This doesn’t mean that you don’t have a role to play; I’m still asking my parents for advice, and Thomas isn’t shy about contacting us for ideas or feedback. But play that role mostly before and after the visit, and less so during. Talk to your child before the visit about who they want to talk to and why, what kinds of questions they might want to ask, and what facilities they might want to see. Run a practice interview in the car on the way there if that makes sense. Debrief (and take notes!) after the visit is over. Go over the highlights and disappointments of the visit. Brainstorm follow-up questions or issues you’ll want to talk to someone about later. This can be a great opportunity to hone your college visit skills, making you all even better prepared for the next visit!

Don’t feel, however, that you have to be (or should be!) totally silent. A few well-placed questions can reveal a lot, and shows a level of interest and enthusiasm on your part that is important for your child and the folks at the school you’re visiting. Just make sure that the balance favors their voice instead of yours, and do your best to let them answer questions about their goals and interests.

What If You Don’t Know What Your Major Might Be?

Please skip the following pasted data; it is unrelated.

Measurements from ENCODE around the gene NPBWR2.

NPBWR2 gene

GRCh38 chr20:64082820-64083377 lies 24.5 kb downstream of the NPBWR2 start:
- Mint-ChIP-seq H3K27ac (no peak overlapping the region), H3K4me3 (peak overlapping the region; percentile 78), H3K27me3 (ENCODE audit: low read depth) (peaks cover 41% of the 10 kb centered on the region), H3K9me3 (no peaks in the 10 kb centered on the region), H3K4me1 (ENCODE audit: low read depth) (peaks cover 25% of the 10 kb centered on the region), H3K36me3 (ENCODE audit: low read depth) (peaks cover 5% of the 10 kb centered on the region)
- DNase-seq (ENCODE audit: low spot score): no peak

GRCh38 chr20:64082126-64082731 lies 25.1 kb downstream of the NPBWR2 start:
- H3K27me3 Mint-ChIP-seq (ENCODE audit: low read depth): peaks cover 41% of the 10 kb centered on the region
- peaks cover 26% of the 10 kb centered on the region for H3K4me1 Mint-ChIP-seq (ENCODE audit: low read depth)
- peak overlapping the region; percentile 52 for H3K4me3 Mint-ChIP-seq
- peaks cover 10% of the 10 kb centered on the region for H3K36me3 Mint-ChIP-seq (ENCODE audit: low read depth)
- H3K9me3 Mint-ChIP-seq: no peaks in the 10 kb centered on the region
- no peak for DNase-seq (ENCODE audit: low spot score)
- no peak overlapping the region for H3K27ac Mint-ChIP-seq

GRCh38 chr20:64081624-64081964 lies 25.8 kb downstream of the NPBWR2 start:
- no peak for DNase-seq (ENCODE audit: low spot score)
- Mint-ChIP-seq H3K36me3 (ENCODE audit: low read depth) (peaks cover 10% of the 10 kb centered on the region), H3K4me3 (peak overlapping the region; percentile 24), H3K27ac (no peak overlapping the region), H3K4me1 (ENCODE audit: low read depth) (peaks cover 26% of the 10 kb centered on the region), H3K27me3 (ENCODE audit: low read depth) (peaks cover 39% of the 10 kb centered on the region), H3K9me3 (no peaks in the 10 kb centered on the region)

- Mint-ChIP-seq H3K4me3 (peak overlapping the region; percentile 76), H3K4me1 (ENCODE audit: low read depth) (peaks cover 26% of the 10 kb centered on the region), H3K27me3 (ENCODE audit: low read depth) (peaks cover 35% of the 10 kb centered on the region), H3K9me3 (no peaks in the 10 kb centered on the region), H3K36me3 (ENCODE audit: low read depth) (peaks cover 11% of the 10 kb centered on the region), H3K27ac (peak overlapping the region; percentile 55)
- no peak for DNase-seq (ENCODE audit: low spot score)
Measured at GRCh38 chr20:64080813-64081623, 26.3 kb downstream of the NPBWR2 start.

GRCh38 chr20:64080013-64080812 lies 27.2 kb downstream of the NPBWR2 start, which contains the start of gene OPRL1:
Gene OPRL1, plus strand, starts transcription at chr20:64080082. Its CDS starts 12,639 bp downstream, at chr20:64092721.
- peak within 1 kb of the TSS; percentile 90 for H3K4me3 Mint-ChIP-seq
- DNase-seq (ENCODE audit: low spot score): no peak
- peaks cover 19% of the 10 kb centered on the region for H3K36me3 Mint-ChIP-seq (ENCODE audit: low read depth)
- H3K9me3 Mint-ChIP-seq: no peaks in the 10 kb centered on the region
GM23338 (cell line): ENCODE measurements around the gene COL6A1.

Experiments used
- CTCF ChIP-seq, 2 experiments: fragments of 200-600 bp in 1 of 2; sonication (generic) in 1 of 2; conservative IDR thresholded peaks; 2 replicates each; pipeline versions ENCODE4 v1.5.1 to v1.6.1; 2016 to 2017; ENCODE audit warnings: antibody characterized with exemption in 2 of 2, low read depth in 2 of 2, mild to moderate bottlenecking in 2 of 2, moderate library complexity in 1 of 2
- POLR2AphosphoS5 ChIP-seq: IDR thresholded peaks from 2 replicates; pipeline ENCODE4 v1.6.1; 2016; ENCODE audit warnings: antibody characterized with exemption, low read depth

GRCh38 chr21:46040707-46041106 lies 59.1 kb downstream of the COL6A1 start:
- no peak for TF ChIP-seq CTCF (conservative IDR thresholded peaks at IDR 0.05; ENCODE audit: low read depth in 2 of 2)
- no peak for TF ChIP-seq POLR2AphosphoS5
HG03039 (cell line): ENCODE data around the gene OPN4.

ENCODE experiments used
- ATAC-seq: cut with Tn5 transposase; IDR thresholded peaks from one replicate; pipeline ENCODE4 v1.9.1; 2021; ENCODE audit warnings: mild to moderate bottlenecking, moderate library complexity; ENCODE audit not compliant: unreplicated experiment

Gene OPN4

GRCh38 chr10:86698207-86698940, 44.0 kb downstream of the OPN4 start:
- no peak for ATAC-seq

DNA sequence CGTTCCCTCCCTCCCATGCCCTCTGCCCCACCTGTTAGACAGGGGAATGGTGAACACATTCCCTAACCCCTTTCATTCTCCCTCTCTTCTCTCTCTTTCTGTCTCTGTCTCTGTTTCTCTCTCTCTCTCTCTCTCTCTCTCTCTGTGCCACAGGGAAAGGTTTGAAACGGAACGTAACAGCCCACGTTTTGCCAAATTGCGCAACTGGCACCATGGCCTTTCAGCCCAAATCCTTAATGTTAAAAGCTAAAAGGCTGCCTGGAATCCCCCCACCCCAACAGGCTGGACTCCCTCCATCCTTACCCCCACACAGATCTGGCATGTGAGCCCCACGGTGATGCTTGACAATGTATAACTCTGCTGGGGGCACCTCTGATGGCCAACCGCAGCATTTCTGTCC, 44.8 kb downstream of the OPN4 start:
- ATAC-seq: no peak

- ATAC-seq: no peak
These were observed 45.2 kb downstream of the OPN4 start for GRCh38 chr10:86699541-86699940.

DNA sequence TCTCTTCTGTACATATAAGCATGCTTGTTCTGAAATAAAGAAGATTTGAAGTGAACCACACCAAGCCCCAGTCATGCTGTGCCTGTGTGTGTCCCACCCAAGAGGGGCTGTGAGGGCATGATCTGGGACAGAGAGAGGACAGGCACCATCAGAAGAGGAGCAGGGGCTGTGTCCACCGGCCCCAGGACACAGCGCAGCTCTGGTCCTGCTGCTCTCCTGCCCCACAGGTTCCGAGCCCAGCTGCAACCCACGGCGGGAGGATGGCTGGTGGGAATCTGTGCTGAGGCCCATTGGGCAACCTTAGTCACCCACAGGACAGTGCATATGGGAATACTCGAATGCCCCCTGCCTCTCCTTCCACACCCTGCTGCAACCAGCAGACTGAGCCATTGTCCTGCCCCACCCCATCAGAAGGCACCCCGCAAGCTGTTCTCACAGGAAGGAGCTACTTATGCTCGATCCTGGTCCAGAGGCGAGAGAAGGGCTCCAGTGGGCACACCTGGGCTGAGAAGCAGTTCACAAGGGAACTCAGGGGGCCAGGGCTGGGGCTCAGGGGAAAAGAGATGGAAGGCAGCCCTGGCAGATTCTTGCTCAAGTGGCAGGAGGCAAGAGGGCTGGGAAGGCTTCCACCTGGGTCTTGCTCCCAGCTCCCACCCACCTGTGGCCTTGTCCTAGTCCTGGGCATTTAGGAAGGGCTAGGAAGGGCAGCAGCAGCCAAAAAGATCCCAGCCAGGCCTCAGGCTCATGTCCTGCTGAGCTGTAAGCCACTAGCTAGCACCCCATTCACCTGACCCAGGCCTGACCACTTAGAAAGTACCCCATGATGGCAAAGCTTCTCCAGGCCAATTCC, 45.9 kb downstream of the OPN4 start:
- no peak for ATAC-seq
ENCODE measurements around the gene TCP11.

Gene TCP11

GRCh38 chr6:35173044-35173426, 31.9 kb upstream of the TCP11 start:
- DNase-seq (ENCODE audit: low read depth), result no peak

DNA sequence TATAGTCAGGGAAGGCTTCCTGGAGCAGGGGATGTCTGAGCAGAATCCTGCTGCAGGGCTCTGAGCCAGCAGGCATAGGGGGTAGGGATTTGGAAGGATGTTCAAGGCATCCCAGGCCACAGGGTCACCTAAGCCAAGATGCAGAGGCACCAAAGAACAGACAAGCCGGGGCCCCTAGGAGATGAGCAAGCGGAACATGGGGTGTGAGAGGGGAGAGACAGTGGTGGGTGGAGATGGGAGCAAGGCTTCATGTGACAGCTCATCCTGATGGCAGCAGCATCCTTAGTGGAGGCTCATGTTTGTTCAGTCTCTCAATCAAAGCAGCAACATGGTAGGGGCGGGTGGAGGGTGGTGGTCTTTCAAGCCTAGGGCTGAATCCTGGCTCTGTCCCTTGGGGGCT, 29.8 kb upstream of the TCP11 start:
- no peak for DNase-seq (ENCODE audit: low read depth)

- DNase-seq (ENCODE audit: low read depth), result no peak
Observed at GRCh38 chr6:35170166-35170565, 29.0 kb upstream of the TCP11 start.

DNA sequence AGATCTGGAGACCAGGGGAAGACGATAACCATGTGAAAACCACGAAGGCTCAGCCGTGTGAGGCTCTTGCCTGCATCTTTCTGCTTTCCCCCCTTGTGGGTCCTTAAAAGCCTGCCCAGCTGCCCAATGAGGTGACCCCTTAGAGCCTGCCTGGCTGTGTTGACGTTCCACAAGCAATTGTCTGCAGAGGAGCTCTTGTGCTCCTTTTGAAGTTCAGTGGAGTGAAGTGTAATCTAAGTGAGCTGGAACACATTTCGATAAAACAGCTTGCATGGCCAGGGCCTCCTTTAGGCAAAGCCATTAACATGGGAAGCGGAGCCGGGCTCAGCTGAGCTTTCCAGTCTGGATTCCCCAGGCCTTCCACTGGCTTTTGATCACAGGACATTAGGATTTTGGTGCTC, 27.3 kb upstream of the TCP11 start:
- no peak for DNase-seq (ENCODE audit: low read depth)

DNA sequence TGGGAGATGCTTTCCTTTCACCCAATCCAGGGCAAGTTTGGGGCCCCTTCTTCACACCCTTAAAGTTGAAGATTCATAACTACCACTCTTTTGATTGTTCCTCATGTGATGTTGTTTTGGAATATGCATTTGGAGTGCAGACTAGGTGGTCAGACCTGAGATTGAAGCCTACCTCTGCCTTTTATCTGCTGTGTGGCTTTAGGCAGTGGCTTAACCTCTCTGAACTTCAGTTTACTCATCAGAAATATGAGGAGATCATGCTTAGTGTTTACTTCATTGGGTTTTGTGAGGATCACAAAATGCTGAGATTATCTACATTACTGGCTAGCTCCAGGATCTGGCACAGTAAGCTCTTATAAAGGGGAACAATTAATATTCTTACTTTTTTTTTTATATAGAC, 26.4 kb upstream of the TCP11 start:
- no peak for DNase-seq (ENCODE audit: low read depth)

When we started our trip, I had a pretty good idea of what I wanted to study.  Because of this, some parts of college visits became a lot easier; I knew which faculty I wanted to talk to (or at least which departments to learn more about), and I knew what kind of questions would be important to ask. (What theatre spaces are there? Is there a student literary journal, and can I get a copy?)

Not everyone knows that they want to study however, and that’s totally okay!  A successful college experience doesn’t require going in with a plan; plenty of people only discover what they love after they arrive, often because they’ve had zero exposure to a topic or a field before college.  So how do you figure out if a college is right for you when you’re not sure what you want?  How do you figure out if you’re going to stumble upon a happy accident?

My advice is to think about what kinds of things appealed in your pre-college academic career.  You don’t need to know the one thing that you’d love to do for the rest of your life, but hopefully, after some thinking, you’ll come up with at least one class or one teacher that you feel positively about, along with maybe three or four areas of study that seem at least vaguely interesting and possible.  Then explore these!  When we visited, we tried to arrange two faculty meetings, one for each of the academic areas I knew I was interested in.  Depending on how your schedule works, maybe you could try and schedule a couple of visits with faculty in fields that seem intriguing.